Single mom finds help in DSS program

Melissa Brewster works on her computer inside the Warren County Department of Social Services in Front Royal. Brewster was a prior recipient of benefits through the agency and was a volunteer before landing a job with the agency. Rich Cooley/Daily

When Melissa Brewster fell on tough times, the single mother found help from the Warren County Department of Social Services.

In fact, Brewster landed a job at the agency through a program aimed at helping people in poverty return to the work force. Brewster spoke well of the program recently and urged people in need to seek out the agency’s help.

“Sometimes you get into a situation where there’s really just nothing you can do just by yourself,” Brewster said. “You have to have help.”

Brewster, 43, lives with her 5-year-old son in Front Royal. Until recently she did not have a job and had few transportation options while she stayed with a relative near Fort Valley. She was taking care of her mother who was ill. Brewster said her plan was to return to work once her son entered school.

Brewster applied for Temporary Assistance to Needy Families [TANF] through the county Department of Social Services. As required to receive benefits, Brewster applied for the Virginia Initiative for Employment not Welfare. The program benefits include transportation assistance.

“Then that way, since they provided transportation I was able to get around and get out to do stuff,” Brewster said.

Brewster said she used to live in Lorton and had access to transportation and other services. But, after moving to Warren County, Brewster found herself without those options.

“The only way I was going to be able to work was to be able to get some support like this,” Brewster said. “There’s no shame in it. Everybody needs help.”

Brewster started working as a volunteer for the agency in February and then applied for a position in the department in April. Eventually she was hired to work in the department.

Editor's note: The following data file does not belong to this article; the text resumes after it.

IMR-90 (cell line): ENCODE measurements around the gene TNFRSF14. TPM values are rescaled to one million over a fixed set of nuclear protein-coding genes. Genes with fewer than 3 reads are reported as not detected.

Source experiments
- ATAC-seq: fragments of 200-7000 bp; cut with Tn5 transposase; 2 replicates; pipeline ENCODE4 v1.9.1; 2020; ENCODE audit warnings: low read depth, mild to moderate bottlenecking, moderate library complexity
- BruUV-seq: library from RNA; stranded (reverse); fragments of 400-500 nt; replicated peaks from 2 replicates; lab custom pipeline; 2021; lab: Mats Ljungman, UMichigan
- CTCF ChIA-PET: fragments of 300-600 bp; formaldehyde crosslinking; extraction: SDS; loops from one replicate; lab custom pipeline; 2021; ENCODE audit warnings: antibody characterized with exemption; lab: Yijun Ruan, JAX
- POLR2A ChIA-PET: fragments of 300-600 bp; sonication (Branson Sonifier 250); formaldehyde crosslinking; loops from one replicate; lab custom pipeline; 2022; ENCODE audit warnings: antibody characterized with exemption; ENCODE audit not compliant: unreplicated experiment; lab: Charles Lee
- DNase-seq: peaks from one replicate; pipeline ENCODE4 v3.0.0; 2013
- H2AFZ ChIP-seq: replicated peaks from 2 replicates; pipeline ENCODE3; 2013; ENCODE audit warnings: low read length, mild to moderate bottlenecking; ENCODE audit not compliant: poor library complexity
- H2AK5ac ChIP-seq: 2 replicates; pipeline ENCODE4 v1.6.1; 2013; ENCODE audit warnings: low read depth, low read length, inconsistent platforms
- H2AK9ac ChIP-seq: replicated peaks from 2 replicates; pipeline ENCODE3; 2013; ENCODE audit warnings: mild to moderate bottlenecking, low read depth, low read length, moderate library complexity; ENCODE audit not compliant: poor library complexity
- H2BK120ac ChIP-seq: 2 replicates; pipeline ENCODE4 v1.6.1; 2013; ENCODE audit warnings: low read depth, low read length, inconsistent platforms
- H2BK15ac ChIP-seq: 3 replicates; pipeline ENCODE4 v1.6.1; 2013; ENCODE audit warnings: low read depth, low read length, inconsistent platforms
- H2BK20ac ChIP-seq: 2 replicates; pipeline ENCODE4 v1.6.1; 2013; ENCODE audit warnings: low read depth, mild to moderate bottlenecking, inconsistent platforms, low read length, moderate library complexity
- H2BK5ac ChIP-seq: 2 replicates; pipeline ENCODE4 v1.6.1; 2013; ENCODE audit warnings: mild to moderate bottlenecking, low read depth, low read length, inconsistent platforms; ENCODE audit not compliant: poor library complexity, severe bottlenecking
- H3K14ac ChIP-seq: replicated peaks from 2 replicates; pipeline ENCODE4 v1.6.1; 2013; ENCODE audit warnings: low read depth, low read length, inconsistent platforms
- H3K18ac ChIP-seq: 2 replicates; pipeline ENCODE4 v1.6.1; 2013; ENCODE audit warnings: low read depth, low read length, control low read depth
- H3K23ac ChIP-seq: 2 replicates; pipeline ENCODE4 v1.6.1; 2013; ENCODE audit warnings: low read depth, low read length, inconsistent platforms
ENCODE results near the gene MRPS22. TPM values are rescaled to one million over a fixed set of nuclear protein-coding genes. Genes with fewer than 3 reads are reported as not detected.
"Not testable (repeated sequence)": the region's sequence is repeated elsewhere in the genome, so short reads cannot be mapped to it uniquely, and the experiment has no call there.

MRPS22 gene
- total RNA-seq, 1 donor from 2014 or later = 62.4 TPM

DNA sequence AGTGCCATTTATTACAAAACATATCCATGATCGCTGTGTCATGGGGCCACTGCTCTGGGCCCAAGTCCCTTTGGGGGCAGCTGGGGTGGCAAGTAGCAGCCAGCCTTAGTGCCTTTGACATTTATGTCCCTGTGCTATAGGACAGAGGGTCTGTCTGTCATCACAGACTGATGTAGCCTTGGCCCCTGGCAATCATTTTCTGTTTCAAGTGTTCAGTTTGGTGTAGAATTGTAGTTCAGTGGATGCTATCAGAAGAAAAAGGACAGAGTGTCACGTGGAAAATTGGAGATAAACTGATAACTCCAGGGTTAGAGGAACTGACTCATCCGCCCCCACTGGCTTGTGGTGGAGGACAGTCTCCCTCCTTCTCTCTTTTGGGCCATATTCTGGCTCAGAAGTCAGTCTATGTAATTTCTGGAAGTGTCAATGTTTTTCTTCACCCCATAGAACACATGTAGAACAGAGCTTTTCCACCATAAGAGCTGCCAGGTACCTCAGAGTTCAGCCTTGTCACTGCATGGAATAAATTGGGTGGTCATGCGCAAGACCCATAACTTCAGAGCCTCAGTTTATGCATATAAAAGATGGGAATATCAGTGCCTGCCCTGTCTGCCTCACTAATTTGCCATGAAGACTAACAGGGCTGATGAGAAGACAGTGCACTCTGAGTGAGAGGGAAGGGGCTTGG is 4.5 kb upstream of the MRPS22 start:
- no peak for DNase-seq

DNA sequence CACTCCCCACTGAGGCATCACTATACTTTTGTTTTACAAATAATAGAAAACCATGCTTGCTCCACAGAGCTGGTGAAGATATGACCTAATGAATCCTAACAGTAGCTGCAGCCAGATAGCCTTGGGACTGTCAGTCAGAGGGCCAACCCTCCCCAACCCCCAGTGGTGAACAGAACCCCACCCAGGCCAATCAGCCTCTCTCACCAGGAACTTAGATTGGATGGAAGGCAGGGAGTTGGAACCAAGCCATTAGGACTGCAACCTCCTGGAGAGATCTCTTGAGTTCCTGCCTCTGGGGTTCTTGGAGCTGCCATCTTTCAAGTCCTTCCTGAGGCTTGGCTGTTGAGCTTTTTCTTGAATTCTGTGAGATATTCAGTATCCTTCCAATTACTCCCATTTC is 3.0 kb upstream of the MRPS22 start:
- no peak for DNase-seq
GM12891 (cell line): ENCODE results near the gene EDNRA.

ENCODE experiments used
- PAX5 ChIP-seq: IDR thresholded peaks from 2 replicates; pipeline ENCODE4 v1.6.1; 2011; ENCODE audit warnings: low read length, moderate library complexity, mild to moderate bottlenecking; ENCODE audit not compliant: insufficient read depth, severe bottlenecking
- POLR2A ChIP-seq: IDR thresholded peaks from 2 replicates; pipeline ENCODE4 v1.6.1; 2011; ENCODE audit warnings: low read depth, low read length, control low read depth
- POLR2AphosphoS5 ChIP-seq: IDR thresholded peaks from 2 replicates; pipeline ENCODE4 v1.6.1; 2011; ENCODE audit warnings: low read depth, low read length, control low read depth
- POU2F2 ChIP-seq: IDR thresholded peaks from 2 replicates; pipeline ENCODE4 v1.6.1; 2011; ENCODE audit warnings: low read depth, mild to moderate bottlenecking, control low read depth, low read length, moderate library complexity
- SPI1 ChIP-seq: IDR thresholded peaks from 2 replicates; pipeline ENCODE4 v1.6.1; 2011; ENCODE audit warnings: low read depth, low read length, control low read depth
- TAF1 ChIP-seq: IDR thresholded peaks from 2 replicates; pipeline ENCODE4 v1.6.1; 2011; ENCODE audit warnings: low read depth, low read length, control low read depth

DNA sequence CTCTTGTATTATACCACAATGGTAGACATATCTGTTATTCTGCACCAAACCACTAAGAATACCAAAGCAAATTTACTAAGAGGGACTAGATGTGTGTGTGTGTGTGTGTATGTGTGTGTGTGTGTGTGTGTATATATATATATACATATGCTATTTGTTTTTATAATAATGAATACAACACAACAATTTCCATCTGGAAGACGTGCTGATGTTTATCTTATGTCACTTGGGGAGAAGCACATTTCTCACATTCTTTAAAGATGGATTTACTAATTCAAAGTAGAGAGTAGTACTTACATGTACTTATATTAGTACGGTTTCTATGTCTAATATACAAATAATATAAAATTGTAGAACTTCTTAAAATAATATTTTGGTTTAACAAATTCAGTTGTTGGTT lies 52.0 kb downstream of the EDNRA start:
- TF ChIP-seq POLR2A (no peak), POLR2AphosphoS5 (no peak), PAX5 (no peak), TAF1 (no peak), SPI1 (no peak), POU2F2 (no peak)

Volunteering and then returning to the workforce made her feel “useful and productive,” Brewster said.

“Now I have my own apartment with my son and we have structure, routine,” Brewster said. “He’s a lot happier. It’s been really, really wonderful.”

Living in town also means her job and other needs are within walking distance, Brewster said.

DSS Director Beth Reavis and Julie Strickler, self-sufficiency specialist, spoke recently about the VIEW program, its benefits and requirements as well as Brewster’s situation.

Brewster went through the same screening and interview process used for all employees, Reavis said. Brewster didn’t get the job the first time but she applied again and was hired on as an assistant responsible for helping the agency scan case files and other paper documents into the digital records system.

“There was no automatic getting the position here so she had to compete just like everybody else and we probably had maybe 20 people competing,” Reavis said.

Reavis lauded Brewster.

“Melissa was such that I think she could have gotten a job in just about any office anywhere,” Reavis said. “I mean, we were lucky that we were able to see her work ethic when she came to us and she was a volunteer because we have lots of volunteers and we rarely hire people.

“We try to help people and help get them work experience but we don’t hire all of our volunteers by any means,” Reavis added. “So Melissa had the skill set and the work ethic and the attitude that we look for in any employee.”

Most of Brewster’s benefits have ceased given how much she earns working for the DSS, Reavis said. Brewster has since entered the VIEW Transition Payment program – another initiative that helps clients who make too much money to qualify for VIEW to continue to receive some of the benefits, though the monthly monetary allowance drops to $50.

“That was another thing, too, was getting my son in day care,” Brewster said of the benefit offered to clients in VIEW and the transition program.

Brewster urged anyone who might need the agency’s help to “just ask.” Brewster said she didn’t think she would qualify for VIEW benefits, especially the transportation benefit and, as such, she put off applying for TANF.

“If I had asked sooner I could have done it a lot sooner,” Brewster said.

Contact staff writer Alex Bridges at 540-465-5137 ext. 125, or abridges@nvdaily.com